Halfway through ‘Poppy’, the emotional centre of TV on the Radio’s debut album, vocalists Tunde Adebimpe…
Halfway through ‘Poppy’, the emotional centre of TV on the Radio’s debut album, vocalists Tunde Adebimpe and Kyp Malone howl that they are, “so psyched, so fucking psyched!”. The lyrics, hollow and desperate, are emblematic of TV on the Radio’s bleak, definitive and prescient 2004 album Desperate Youth, Bloodthristy Babes that celebrates its 10th anniversary this year. The album is a staggering triumph of both time and place.
The record has to be understood in the specific tumultuous time from which it merged: musically, a group of young Brooklyn bands were beginning to make New York the centre of the progressive music universe again, led by The Strokes, Liars and the Yeah Yeah Yeahs. Politically, the great imperial America had been bruised to its core in 2001 and the last two years had seen an increasingly dictatorial President invade foreign lands and enact draconian laws to punish supposed American ‘threats’ by banishing them to a desolate Cuban island.
Out of this maelstrom of highbrow music and fierce geopolitics came Despearate Youth, its title invoking the sense of dread, isolation and fear felt in the US at the time. Its inversion of free-form jazz, post-punk and art rock made it gloomily spiritual and stirringly soulful. The band at the time was a three piece made up of lead singer, Tunde Adebimpe, guitarist Dave Sitek – who together had released the spellbinding Young Liars EP in 2003 – but were now joined on this album by bespectacled and be-afroed guitarist and second vocalist, Kyp Malone. The band’s creative influences ran the full gamut from The Velvet Underground, Miles Davis, Talking Heads to Siouxsie and The Banshees. But what they did have over their fellow talented Brooklyn contemporaries was that they managed to transcend their influences to make their sound truly one of a kind. A lot of time was spent labouring over the racial make-up of this predominantly African-American band, which in future years would become with the addition of members even more African-American, but the most startling aspect of the band was their distinct sound – that was indebted to the past but also dramatically relevant.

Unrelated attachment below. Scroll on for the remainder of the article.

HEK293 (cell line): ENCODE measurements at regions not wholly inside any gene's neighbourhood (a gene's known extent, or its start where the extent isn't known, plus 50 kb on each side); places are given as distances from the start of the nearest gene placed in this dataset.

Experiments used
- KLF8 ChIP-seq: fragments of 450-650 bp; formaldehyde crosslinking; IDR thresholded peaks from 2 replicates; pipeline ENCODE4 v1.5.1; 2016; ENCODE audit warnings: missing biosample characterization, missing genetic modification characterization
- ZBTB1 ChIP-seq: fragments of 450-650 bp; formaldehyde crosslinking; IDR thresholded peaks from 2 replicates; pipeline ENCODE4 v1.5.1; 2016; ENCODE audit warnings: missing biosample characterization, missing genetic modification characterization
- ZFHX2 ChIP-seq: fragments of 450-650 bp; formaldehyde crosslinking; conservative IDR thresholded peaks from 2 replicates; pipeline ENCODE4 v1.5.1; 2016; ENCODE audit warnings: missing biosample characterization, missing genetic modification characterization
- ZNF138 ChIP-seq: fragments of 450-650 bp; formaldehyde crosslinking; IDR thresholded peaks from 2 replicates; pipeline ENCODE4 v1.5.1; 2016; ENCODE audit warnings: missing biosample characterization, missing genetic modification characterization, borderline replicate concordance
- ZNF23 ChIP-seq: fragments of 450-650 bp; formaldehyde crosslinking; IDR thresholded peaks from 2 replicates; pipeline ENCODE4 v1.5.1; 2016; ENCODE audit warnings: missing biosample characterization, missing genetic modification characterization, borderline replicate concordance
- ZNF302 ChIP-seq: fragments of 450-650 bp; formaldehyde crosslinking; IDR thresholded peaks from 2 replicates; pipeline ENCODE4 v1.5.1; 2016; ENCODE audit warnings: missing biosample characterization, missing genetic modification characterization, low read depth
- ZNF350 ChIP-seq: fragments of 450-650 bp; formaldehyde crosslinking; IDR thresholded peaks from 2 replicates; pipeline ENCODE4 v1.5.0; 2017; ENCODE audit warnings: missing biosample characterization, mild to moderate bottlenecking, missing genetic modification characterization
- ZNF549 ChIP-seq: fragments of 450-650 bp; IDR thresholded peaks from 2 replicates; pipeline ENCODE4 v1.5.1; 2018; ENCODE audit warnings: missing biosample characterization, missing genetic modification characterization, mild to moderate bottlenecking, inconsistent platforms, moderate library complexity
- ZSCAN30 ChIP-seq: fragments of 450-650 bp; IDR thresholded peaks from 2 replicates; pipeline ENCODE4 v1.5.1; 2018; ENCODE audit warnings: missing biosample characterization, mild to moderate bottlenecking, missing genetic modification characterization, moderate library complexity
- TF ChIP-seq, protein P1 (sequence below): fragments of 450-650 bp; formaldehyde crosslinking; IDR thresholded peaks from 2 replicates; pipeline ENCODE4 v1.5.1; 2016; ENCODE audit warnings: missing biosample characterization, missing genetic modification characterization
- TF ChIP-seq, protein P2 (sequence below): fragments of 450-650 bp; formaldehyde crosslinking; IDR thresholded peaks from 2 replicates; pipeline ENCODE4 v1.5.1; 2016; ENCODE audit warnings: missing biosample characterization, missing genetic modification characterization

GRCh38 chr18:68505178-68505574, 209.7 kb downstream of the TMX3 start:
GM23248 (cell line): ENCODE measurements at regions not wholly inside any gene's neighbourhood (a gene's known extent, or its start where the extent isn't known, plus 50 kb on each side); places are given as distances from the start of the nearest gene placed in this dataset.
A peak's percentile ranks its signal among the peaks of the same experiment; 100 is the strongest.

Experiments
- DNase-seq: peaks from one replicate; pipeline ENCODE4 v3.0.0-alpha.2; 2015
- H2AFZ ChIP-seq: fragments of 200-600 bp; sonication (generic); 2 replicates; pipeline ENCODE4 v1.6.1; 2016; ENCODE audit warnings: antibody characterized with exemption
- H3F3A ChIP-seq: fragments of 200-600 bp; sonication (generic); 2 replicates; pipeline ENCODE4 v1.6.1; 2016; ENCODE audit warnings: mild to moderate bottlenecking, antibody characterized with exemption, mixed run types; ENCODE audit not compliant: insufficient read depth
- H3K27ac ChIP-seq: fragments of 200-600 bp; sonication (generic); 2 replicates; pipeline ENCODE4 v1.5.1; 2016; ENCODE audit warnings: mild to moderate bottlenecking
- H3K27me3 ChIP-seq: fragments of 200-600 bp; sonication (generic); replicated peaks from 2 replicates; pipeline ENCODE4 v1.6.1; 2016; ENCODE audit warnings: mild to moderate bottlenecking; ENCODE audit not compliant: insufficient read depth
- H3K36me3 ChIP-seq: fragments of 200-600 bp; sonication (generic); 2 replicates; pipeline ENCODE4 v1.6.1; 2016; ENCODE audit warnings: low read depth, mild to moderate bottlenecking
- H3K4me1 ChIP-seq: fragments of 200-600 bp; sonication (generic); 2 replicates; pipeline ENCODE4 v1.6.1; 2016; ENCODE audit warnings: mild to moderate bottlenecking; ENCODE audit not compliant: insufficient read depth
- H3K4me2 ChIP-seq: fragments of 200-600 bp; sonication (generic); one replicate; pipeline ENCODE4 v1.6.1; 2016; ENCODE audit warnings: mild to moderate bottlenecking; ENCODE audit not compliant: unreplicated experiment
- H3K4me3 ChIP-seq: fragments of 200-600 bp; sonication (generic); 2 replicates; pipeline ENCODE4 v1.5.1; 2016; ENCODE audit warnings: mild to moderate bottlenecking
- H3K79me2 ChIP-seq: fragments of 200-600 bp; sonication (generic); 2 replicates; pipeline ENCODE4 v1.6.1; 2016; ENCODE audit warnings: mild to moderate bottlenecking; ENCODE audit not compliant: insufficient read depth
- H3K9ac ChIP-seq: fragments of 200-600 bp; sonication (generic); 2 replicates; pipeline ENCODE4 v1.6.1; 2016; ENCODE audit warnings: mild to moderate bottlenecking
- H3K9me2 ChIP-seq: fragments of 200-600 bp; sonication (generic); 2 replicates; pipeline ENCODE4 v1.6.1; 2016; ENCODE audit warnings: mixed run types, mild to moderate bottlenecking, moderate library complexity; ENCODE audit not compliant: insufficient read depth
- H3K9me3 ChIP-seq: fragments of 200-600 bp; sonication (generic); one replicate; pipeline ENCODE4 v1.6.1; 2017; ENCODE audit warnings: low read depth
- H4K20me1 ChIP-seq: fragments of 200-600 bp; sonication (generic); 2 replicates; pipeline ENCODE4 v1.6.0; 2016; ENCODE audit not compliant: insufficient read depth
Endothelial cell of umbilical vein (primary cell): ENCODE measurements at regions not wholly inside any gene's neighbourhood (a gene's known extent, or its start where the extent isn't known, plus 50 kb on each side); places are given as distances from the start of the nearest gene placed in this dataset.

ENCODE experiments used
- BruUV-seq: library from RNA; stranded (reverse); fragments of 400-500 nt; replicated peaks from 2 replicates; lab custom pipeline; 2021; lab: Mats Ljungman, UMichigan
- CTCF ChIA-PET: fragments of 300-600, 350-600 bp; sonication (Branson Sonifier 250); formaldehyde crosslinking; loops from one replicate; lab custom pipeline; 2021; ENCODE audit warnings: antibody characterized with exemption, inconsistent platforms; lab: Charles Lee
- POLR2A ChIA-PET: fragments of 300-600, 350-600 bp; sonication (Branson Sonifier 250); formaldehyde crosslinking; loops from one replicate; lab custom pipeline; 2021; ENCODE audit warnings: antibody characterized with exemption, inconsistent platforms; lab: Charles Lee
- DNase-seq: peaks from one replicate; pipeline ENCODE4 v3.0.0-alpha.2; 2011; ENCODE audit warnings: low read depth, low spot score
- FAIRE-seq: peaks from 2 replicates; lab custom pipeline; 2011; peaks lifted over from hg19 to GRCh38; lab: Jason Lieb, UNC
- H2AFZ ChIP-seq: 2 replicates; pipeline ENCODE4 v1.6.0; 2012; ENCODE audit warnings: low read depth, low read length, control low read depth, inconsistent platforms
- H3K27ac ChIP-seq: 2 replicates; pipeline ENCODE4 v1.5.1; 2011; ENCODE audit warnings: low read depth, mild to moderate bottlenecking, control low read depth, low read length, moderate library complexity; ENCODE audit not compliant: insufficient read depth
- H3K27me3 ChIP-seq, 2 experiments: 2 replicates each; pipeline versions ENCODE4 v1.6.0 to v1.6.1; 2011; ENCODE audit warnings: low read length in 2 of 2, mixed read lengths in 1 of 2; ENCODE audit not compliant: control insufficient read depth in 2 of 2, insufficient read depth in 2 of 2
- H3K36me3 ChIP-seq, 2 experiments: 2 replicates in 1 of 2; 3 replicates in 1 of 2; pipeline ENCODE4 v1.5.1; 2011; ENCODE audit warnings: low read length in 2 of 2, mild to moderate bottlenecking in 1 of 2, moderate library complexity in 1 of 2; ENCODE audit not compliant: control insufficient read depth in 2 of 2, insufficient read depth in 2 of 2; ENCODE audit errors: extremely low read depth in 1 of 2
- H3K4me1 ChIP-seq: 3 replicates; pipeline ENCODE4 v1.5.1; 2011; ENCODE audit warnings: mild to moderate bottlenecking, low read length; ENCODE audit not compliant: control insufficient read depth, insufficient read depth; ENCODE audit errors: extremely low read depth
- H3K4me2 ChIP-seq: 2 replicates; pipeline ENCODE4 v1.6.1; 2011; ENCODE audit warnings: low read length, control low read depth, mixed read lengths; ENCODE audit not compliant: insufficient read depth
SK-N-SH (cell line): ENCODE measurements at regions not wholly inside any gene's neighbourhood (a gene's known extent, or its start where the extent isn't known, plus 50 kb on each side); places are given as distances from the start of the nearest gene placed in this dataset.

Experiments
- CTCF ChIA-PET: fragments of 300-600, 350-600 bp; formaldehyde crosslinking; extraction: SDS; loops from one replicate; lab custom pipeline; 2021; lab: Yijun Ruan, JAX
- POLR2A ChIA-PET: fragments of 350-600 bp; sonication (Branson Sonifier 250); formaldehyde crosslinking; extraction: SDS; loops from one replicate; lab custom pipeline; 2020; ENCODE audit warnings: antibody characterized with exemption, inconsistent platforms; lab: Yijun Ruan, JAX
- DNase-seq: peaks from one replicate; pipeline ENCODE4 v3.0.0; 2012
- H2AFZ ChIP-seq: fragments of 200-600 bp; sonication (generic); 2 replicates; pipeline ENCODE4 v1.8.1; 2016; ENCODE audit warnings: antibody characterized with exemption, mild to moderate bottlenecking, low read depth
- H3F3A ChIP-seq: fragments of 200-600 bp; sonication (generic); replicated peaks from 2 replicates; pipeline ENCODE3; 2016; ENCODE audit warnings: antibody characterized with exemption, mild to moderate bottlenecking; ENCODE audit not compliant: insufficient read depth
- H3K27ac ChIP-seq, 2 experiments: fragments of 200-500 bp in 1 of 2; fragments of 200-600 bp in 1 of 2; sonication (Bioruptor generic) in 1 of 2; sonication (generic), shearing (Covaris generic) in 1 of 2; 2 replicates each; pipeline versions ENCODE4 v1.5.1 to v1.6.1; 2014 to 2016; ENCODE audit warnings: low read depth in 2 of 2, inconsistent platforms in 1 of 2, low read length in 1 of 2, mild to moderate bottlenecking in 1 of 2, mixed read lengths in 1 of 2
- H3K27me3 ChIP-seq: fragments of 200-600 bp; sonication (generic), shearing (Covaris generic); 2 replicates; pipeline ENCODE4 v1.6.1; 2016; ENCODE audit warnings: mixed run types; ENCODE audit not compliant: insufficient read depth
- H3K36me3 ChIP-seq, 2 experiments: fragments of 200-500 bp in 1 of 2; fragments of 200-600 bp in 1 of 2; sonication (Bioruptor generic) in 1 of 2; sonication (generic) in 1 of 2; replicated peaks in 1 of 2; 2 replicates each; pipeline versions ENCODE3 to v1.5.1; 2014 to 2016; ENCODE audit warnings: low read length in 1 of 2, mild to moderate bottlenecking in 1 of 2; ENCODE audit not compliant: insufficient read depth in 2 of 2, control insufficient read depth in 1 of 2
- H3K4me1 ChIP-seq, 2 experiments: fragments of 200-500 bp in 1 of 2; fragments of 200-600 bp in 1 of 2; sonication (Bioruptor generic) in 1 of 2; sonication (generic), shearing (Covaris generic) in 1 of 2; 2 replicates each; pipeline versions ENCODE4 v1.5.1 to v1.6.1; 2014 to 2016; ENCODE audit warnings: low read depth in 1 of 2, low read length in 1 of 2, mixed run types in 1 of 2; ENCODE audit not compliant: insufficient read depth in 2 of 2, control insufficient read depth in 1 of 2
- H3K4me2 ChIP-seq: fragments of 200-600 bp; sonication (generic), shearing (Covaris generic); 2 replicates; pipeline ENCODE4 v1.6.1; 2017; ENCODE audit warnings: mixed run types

The album begins with the chugged motorik thud of a riff on ‘Wrong Way’ showcasing Adebimpe and Malone, who probably still represent the best vocal combination in modern rock music, with Adebimpe’s full-blooded tenor augmented by Malone’s cracking falsetto. The song starts with the classic lyrics, “Wake up in a magic nigger movie / With the bright lights pointed at me / As a metaphor / Teachin’ folks the score / About patience, understanding, agape babe / And sweet sweet amour”, slavishly cutting through a lot of Morgan Freeman’s cinematography and the representation of black people in cinema through the stock ‘magical negro‘ character. Adebimpe ends with the lyric, “Hey, desperate youth! Oh, blood thirsty babes! / Oh your guns are pointed the wrong way”, commenting on the recent war in the Middle East and how the real enemies – in white, capitalist America – were back at home.
‘Staring At The Sun’ is the second song and shows that TV On The Radio are not only great lyricists but also great songwriters with a glassy and spellbinding guitar riff that became one of their most recognizable tracks. The band was ably assisted by good friend and collaborator, the Yeah Yeah Yeahs’, Nick Zinner. The band, without a drummer, opted for skeletal drum machin arrangements such as on the eerie, ‘Dreams’ where Adebimpe sings to an ex, “But you were my favorite moment / Of our dead century”.
This is the subtle power of the album, in that it battles grand themes – America’s empire, war and greed – through the medium of failed and blossoming relationships, where each emotional failing is a metaphor for broken ambitions and political hubris. The creepy water-soaked à cappella of ‘Ambulance’ shows this directly, by comparing love to a reciprocal series of grave injuries, Adebimpe pleads, “Oh I will be your ambulance / If you will be my accident / I will be your screech and crash if you will be my crutch and cast / And I will be your one more time if you will be my one last chance”.
Despite the weightiness of the motifs that this album traverses it is not dark or depressing, but the minimal sound does makes it very insular, best heard alone at night. As the band have revisited in their two later landmarks albums Return To Cookie Mountain and Dear Science, the only recourse to living in fucked up times, is to fuck. To make love in the face of war, to live fully despite the impending sense of doom that seems around us. ‘King Eternal’ finds the band dancing in the face of Armageddon and the final standout ‘Wear You Out’ where Malone in his most carnal plea, laments to a lover, “Let me wear you out”.
As TV On The Radio prepare to release a new album this year, they remain the most acclaimed band to come out of that early-2000s scene because, unlike their contemporaries who seemed to be in awe and reverence of their surroundings, TV on the Radio seemed to be aware of and downright terrified of them. The album remains relevant because our mood and our climate is hardly any better and its fanatical call to arms, through love and knowledge, has never seemed more vital. With the walls closing in on them they chose to party – in the only way they knew how.